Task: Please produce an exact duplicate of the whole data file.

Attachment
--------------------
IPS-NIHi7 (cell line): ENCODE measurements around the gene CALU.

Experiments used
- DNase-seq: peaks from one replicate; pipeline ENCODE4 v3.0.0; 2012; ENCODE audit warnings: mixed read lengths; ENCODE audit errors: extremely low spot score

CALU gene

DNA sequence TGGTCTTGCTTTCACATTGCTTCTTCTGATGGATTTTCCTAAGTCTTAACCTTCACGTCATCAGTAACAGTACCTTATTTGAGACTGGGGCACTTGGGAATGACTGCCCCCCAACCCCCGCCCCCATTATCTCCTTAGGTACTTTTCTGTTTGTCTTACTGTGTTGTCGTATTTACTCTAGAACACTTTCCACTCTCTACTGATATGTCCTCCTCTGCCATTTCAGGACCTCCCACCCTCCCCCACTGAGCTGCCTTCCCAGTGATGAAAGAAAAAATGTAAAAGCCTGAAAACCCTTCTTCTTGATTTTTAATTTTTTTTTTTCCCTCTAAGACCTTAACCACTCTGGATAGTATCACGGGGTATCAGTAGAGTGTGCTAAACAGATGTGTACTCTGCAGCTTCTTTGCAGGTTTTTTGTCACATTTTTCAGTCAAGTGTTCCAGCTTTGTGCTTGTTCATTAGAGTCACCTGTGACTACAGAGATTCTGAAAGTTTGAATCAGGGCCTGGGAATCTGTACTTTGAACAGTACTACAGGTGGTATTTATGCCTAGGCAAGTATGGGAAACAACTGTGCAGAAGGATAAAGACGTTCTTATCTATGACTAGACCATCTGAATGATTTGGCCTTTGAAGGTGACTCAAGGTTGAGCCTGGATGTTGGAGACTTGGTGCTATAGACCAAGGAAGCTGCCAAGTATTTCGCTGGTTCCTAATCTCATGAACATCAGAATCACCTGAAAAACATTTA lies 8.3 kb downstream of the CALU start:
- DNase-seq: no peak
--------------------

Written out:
IPS-NIHi7 (cell line): ENCODE measurements around the gene CALU.

Experiments used
- DNase-seq: peaks from one replicate; pipeline ENCODE4 v3.0.0; 2012; ENCODE audit warnings: mixed read lengths; ENCODE audit errors: extremely low spot score

CALU gene

DNA sequence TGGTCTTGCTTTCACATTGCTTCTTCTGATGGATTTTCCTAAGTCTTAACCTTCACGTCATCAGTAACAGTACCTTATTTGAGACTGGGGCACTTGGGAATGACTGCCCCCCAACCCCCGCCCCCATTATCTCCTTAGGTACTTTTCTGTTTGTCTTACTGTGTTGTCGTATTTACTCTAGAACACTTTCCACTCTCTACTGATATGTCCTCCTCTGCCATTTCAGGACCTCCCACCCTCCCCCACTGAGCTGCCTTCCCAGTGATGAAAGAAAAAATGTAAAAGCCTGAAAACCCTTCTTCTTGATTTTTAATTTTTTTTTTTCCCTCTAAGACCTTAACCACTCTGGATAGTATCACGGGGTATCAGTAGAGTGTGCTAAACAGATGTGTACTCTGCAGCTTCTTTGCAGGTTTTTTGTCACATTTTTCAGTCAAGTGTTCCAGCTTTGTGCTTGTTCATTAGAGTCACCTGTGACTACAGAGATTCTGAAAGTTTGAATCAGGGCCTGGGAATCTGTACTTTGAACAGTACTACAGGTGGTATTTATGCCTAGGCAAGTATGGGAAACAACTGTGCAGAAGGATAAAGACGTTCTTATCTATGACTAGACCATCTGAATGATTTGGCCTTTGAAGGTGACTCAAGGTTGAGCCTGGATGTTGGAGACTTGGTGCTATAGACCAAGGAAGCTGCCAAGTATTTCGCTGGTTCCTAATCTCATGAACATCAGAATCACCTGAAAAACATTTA lies 8.3 kb downstream of the CALU start:
- DNase-seq: no peak